Point Map with Google My Maps

TODO BELOW: Explain how Google My Maps is different from Google Maps; mention at the top there are more options than points; DECIDE if this sample data about Nigerian airports is the best fit, since it’s great to have international examples but unsure if Shapefile-to-CSV transormation makes sense here, as new users probably need to tool to geocode their data.

My Maps is Google’s service that allows users to create custom maps using Google Maps platform. It is perhaps the fastest ways of building point and basic polygon maps, although it limits your styling options.

My Maps is most powerful when it comes to collaboration. The platform functions within Google Drive, and so allows you to invite other users with Google accounts to work on the map.

In this section, we will look at building a point map of airports in Nigeria, as is shown in Figure 8.17. We will create a map, change a baselayer, import point data, style points, and share the map.

Figure 8.17: A map of airports in Nigeria built using Google My Maps.

Create a New Map in My Maps

Navigate to Google My Maps. In the upper-right corner, click + Create a New Map button, as shown in Figure 8.18.

A map of airports in Nigeria built using Google My Maps.

Figure 8.18: A map of airports in Nigeria built using Google My Maps.

You will see a typical Google Maps with no data. Click on the current title (Untitled map), and add appropriate title and description in the modal window that appeared (see Figure 8.19 for inspiration).

Add title and description to your map.

Figure 8.19: Add title and description to your map.

Before we add any points, let’s change the basemap to something less boring. At the bottom of the control window, open Base map dropdown, and pick one of nine available basemaps. For this tutorial, we chose Dark Landmass.

Let’s now proceed to the most important step—adding data. You can download a dataset of Nigerian airports that we got from the World Bank as a Shapefile and then converted to a CSV.

Under Untitled layer item, click Import button, and drag-and-drop the CSV file. Once the data file is uploaded, My Maps will ask which columns contain location data. In our case, these are LATITUDE and LONGITUDE columns, as shown in Figure 8.20.

Check LATITUDE and LONGITUDE as your location columns.

Figure 8.20: Check LATITUDE and LONGITUDE as your location columns.

Once the two boxes are checked, click Continue. Another window will pop up, asking which column to use to annotate points. Choose City, as shown in Figure 8.21, and then Finish.

Choose City as the title for your markers.

Figure 8.21: Choose City as the title for your markers.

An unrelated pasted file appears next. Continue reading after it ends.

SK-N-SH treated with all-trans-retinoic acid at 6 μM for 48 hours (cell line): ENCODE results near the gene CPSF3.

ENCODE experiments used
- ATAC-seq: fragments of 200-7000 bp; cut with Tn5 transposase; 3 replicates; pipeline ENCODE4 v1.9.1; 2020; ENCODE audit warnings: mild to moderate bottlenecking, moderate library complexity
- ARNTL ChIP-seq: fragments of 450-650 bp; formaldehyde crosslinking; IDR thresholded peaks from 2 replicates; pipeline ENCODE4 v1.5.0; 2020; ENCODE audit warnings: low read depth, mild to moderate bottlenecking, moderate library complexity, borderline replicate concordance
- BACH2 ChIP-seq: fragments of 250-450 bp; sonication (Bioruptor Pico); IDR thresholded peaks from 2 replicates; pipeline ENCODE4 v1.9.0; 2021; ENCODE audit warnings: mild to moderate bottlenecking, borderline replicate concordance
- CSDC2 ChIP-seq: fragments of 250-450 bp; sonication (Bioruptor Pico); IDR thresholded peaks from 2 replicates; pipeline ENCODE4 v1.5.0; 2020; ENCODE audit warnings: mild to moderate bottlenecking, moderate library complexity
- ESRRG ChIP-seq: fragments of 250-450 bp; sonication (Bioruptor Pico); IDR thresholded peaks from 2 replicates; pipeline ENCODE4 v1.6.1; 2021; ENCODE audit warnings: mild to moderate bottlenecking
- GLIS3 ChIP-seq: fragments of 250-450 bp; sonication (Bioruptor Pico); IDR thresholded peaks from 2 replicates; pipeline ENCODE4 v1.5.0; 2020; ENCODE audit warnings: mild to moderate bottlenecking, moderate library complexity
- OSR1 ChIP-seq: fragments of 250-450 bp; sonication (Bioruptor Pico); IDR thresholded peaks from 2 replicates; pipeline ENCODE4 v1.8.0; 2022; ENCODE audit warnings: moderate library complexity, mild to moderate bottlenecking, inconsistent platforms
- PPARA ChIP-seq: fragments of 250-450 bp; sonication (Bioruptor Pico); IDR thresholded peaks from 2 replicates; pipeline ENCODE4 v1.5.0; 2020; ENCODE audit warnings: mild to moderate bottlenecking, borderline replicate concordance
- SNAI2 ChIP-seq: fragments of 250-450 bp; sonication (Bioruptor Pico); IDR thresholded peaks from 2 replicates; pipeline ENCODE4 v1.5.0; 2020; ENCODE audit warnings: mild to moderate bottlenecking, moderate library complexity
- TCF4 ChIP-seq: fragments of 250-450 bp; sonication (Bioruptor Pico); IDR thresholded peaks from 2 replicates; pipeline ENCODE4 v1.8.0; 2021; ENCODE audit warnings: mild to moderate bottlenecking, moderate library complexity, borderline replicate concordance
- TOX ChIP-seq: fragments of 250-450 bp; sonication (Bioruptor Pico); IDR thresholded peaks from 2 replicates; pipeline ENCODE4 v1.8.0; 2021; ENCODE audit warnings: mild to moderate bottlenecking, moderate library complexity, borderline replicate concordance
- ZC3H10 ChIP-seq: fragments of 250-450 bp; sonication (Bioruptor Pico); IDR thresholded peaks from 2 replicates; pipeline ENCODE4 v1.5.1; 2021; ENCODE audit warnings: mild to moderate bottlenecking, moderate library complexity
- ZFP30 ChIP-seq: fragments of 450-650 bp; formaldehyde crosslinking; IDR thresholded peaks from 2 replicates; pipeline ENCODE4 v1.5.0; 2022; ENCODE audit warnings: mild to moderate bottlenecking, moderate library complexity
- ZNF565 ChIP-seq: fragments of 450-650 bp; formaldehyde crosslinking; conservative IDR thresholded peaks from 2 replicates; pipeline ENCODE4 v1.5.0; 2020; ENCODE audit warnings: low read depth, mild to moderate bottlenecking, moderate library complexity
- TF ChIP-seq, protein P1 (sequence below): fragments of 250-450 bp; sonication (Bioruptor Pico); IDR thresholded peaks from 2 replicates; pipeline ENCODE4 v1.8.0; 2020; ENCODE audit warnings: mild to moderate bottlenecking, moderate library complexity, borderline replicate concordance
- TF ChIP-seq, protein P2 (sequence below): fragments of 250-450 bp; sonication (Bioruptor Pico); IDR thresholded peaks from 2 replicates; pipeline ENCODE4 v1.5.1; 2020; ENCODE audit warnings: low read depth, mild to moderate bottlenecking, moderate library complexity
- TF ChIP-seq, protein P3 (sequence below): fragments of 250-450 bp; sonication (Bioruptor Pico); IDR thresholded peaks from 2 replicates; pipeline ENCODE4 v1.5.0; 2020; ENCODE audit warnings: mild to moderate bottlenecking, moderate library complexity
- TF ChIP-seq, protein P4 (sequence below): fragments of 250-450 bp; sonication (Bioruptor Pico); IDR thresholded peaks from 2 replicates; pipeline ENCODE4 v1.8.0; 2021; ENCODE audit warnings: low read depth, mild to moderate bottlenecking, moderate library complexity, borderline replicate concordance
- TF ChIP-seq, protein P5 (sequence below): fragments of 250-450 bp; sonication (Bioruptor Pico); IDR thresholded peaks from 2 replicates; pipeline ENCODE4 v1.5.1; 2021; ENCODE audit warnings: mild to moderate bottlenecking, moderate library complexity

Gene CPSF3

It will take a few moments for My Maps to create a new layer, which will be added to the layer menu as nigeria-airports.csv. Once the layer is created, My Maps will center the map to fit the points.

Let’s replace the original blue markers to orange airport symbols. In layers menu, hover over All items and click the paint bucket symbol on the right. Change “All items” text to “Airports”, choose orange color, and click on More icons to find an airport symbol (we recommend using Filter to search for “airport”, or simply scroll down to Transportation section). The marker in the layers menu will change to an orange airplane, as shown in Figure 8.22.

In My Maps, you can change marker colors and icons.

Figure 8.22: In My Maps, you can change marker colors and icons.

Click on the layer name, which by default is set to the name of imported file (nigeria-airports.csv), and change it to Nigerian Airports. Alternatively open a kebab menu to the right of the layer name, and choose Rename this layer.

You can accompany each marker with a label. Click Uniform style under the layer, and choose Alt_name in the Set labels dropdown menu. You will see alternative airport names, such as BENIN, displayed to the right of the markers.

Click Preview to see how the map looks like outside of the My Maps editing studio.

Share Your Google My Map

If you are happy with the result, click Share, and click Change to anyone with the link (see Figure 8.23), just as you would with any other Google Drive document.

Make sure anyone with the link can view your map before you share it.

Figure 8.23: Make sure anyone with the link can view your map before you share it.

You can now generate a code snippet to embed the map as an iframe. From the main kebab menu to the right of the map title, choose Embed on my site (Figure 8.24). You can use now use this iframe code to embed your map to your Wordpress, Squarespace, or any other website.

My Maps can generate an iframe code to include the map on your own website.

Figure 8.24: My Maps can generate an iframe code to include the map on your own website.

Going Beyond Points

Google My Maps has more powerful features for map making. Instead of uploading datasets with latitude/longitude pairs, you can use simple addresses (and My Maps will take care of geocoding), or add markers by clicking on the map using Add marker feature. You can classify points based on a property, and use different colors to represent them.

You are not limited to just point maps. You can also draw your own shapes, including lines and polygons. You can add data to multiple layers. Unfortunately, Google My Maps has no comprehensive documentation, so you have to explore the studio yourself if you want to create more complex projects.